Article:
The anti-sun compositions contain one or more sunscreens which are active in the UV-A and/or UV-B. These screening agents can be hydrophilic or lipophilic chemical screening agents or can be pigments. By way of examples, the chemical screening agents can be chosen from 2-phenylbenzimidazole-5-sulphonic acid and its salts, cinnamic derivatives, such as, for example, 2-ethylhexyl p-methoxycinnamate, salicylic derivatives, such as, for example, 2-ethylhexyl salicylate and homomethyl salicylate, camphor derivatives, such as, for example, 3-(4-methylbenzylidene)camphor or camphorsulphonic acid-(1,4-divinylbenzene), triazine derivatives, such as 2,4,6-tris[p-(2-ethylhexyloxy-carbony)anilino]-1 ,3,5-triazine, benzophenone derivatives, such as 2-hydroxy-4-methoxybenzophenone, dibenzoylmethane derivatives, such as 4-tert-butyl-4'-methoxydibenzoylmethane, β,β-diphenylacrylate derivatives, such as 2-ethylhexyl α-cyano-β,β-diphenylacrylate or octocrylene, p-aminobenzoic acid derivatives, such as, for example, octyl para-dimethylaminobenzoate, or menthyl anthranilate. Mention may also be made, as screening agents, of the screening polymers and screening silicones described in Application WO-A-93/04665 and in particular benzotriazole silicones.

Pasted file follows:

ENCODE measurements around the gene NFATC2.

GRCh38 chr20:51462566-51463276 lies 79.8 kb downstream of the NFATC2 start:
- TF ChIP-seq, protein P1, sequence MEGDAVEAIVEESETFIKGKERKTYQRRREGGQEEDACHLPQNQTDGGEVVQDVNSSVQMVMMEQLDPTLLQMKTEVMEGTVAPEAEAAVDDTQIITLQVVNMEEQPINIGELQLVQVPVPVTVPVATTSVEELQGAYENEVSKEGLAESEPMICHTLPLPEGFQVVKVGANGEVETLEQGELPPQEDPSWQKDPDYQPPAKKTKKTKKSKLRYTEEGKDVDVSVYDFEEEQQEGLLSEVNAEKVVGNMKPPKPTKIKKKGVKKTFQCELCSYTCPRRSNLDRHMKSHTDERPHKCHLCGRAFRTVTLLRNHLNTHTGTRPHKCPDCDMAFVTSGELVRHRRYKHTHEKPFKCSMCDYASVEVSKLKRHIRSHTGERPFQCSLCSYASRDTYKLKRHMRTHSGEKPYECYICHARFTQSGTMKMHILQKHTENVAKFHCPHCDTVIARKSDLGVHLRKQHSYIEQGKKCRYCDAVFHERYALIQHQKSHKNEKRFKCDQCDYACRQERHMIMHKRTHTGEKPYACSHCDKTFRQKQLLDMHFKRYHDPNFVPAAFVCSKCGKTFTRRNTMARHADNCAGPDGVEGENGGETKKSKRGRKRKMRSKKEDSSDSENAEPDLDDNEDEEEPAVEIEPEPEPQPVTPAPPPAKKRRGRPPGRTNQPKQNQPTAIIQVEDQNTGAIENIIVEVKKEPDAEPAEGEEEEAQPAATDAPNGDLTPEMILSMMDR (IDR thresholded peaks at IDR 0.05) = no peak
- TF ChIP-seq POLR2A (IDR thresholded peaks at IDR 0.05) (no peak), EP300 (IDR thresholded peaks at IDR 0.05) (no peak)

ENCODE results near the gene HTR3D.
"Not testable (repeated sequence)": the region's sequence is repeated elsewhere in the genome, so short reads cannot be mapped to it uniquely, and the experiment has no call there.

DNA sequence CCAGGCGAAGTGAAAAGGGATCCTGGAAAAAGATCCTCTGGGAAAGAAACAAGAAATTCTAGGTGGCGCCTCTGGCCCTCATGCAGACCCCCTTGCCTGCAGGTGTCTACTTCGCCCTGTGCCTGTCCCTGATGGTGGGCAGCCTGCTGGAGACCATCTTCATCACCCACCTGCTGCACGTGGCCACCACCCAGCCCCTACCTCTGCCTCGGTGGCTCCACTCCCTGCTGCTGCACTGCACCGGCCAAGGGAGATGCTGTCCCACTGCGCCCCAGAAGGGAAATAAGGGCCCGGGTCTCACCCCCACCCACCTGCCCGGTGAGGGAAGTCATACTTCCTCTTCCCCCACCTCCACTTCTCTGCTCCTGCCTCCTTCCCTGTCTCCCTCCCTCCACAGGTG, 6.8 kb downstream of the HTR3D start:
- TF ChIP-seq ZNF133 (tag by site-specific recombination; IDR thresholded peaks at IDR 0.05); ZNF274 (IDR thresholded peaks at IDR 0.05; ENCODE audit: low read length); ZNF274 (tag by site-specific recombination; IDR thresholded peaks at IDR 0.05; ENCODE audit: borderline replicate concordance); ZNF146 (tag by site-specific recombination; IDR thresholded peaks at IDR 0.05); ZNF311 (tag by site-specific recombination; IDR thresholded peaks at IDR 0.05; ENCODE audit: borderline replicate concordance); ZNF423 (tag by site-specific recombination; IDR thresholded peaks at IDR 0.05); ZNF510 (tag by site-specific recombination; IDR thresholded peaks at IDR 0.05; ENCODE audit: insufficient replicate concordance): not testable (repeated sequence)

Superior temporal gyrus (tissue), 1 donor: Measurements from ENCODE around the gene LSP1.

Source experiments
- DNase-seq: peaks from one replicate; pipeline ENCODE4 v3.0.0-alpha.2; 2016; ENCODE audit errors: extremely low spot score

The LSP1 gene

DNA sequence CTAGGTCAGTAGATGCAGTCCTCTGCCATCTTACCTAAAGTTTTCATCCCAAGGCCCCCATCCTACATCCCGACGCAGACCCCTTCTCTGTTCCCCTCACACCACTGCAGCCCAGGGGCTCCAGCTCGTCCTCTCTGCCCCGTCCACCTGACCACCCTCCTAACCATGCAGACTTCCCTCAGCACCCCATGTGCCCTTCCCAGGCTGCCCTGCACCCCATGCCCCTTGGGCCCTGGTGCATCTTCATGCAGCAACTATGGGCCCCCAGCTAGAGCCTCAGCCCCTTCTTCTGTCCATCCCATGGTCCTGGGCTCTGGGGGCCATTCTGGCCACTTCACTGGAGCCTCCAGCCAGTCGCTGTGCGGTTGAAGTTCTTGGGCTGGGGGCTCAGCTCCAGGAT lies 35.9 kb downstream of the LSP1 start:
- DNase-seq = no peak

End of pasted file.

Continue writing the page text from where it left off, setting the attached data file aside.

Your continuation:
Other examples of organic screening agents are disclosed in Patent Application EP-A-0,487,404.